Fifteen per cent of pre-menopausal and 40% - 57% of post-menopausal women report on symptoms resulting from VVA [3].

The clinical findings include the presence of pale and dry vulvovaginal mucosa with petechiae, the loss of vaginal rugae and a raise in vaginal pH which increases the risk for vaginal infections [4]. These atrophic changes of the vulva, vagina and lower urinary tract can have a large impact on the quality of life of women [5]. Moreover, these symptoms are unlikely to improve spontaneously, therefore a prompt diagnosis and the treatment of VVA are recommended.

Estrogen therapy, administered either locally or systemically, provides significant relief from symptoms related to VVA and has been considered the therapy of choice up to the ‘90s. Nevertheless, the hormonal replacement therapy (HRT) has been recently re-considered due to its side-effects [6].

A new vaginal moisturizer [Gynomunal® (Taurus Pharma, Germany), also marketed as Rosaltrof® (Spain) and Me AgainTM (United States)], based on hyaluronic acid, liposomes, Vitamin E and hops (pH = 6), revealed in a previous paper [7] a valid alternative for shortand long-term relief of vaginal dryness.

Aim of the present study was to measure vaginal moisture by an original validated instrumental tool and to objectively evaluate vaginal moisture changes, following topical treatment with the aforementioned vaginal moisturizer.


2.1. Trial Design

A randomized, controlled open label, parallel groups study: a total of 40 postmenopausal women (mean age 58 years; range 49 - 65 years) with mild to moderate symptoms and signs of vaginal atrophy were included in the study and randomly 1:1 allocated to either the treatment (n = 20) or the untreated postmenopausal control (n = 20) group. The study was performed on an ambulatory basis at the DermIng Institute, Monza (Italy).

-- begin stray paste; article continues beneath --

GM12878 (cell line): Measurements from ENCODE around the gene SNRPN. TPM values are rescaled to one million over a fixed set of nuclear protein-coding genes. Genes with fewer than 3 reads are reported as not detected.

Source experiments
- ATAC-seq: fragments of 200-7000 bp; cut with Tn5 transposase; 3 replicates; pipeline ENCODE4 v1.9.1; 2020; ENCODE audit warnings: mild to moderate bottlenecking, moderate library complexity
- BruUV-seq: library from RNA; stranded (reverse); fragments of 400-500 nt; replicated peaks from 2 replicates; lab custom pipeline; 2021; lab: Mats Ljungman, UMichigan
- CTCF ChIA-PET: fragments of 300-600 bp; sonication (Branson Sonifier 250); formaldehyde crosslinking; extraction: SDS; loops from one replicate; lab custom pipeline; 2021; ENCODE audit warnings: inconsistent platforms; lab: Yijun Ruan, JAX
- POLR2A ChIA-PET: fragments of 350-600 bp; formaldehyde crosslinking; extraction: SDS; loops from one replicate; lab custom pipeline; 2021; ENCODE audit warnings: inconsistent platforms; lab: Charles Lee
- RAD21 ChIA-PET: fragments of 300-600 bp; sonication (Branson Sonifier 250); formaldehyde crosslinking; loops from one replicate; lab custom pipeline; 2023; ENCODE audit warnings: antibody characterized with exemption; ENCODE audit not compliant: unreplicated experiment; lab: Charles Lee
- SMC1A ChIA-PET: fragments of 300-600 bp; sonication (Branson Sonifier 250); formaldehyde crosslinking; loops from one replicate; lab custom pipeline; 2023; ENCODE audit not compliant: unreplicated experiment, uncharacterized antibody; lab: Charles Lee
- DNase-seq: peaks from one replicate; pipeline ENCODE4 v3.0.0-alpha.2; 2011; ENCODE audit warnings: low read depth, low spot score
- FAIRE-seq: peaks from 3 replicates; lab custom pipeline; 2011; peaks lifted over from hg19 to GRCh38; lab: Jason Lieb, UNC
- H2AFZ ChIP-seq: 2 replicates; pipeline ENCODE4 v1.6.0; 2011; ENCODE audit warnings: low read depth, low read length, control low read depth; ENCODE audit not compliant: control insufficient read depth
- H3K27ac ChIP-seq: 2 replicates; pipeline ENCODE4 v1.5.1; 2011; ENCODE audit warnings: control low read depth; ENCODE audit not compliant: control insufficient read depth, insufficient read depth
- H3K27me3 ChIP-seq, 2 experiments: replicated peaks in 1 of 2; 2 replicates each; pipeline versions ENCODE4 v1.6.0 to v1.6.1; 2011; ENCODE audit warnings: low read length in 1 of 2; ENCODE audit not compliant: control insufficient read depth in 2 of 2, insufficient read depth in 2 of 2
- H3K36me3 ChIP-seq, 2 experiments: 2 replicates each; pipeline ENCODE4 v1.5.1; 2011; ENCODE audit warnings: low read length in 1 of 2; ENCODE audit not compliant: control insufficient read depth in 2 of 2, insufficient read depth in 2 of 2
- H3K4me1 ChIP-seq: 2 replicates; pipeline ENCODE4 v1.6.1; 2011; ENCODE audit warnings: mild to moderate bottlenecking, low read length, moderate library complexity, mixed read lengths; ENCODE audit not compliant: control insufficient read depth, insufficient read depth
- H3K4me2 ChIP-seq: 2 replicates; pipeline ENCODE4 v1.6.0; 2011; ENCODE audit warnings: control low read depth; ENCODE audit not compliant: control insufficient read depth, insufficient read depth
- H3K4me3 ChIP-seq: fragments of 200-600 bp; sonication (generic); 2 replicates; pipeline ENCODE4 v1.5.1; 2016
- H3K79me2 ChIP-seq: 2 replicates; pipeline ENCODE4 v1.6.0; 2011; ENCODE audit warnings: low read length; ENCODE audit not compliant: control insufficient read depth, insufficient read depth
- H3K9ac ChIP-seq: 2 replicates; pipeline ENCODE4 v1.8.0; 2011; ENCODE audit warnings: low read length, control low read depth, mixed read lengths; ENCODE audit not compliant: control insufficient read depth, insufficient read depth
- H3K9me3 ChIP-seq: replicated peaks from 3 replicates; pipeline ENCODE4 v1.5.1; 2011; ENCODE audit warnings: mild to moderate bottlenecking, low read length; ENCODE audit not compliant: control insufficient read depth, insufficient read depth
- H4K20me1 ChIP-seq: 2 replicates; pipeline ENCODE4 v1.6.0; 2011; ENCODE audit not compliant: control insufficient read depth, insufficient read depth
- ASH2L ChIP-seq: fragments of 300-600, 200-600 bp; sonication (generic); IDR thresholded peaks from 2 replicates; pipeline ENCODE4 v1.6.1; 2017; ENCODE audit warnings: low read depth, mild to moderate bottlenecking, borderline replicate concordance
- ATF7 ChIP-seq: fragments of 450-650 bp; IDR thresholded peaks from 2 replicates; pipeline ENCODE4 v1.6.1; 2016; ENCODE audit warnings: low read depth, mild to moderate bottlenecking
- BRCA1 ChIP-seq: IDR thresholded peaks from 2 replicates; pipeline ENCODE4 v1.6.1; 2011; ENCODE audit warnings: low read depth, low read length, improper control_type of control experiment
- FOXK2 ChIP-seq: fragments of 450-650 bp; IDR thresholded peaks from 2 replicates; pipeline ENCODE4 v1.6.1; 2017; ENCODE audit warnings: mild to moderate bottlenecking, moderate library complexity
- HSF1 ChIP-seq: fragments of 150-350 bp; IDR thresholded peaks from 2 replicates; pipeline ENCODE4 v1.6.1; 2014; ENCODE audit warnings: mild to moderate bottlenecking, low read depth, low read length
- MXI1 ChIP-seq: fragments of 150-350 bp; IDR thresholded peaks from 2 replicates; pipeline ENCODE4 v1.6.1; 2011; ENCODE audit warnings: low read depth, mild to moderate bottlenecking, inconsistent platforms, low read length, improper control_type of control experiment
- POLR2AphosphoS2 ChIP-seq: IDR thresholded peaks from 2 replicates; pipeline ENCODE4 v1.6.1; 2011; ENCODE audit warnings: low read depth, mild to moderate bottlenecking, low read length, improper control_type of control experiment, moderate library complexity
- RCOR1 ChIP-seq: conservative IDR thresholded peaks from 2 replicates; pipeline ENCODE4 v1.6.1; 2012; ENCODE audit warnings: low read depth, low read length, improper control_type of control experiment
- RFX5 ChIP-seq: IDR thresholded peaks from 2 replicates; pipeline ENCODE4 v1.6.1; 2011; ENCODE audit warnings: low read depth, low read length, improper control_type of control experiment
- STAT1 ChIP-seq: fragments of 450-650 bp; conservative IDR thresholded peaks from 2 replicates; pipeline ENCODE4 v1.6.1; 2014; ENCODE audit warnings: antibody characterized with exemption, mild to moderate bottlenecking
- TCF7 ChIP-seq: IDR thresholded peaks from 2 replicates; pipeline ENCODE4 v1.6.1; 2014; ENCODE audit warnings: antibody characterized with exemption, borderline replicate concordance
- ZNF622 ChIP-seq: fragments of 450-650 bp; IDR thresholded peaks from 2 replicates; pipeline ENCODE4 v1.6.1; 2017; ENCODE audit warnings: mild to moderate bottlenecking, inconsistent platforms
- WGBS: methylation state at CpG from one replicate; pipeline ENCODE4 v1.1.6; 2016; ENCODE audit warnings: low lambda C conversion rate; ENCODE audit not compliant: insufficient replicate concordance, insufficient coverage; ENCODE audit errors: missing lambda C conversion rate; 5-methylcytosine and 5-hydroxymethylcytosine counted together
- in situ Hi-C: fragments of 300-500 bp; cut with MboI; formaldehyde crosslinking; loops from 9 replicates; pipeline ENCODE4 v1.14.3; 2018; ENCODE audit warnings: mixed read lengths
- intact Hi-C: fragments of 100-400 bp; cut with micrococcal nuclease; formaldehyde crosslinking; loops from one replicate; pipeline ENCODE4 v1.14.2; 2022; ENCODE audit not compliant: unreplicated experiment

Eligibility criteria included age range between 45 to 65 years old, healthy status, in post-menopause since at least 2 years. Women with active illnesses of genitals or under hormonal replacement therapy were not included. No changes in the eligibility criteria occurred. Women belonging to the treatment group were instructed to apply the product deeply in the vagina by an applicator, once a day for the first week and twice a week for the following 11 weeks.

Five visits were scheduled during the study, at baseline (T0) and after 1 week (T1), 4 weeks (T4), 8 weeks (T8) and 12 weeks (T12). At each visit, performed not earlier than 2 hours after the application of the product, women underwent both the instrumental determination of vaginal moisture and the clinical score of vaginal erythema and edema severity (0 = absent; 0.5 = mild; 1 = moderate; 2 = severe). The safety profile of the product was monitored throughout the whole study period.

No restriction was used for randomization. The randomization was done in DermIng, directly by the Investigator, on the basis of the subjects’ inclusion order. The statistical analysis of clinical and instrumental data was performed on the intention to treat (ITT) population. The statistical analysis of the clinical evaluation and of instrumental data at the different time points versus baseline was performed by Dunnett test; Wilcoxon or Student t test were used to compare the two groups (treated vs control) at each time point. No changes on the trial outcomes were made after the trial was commenced.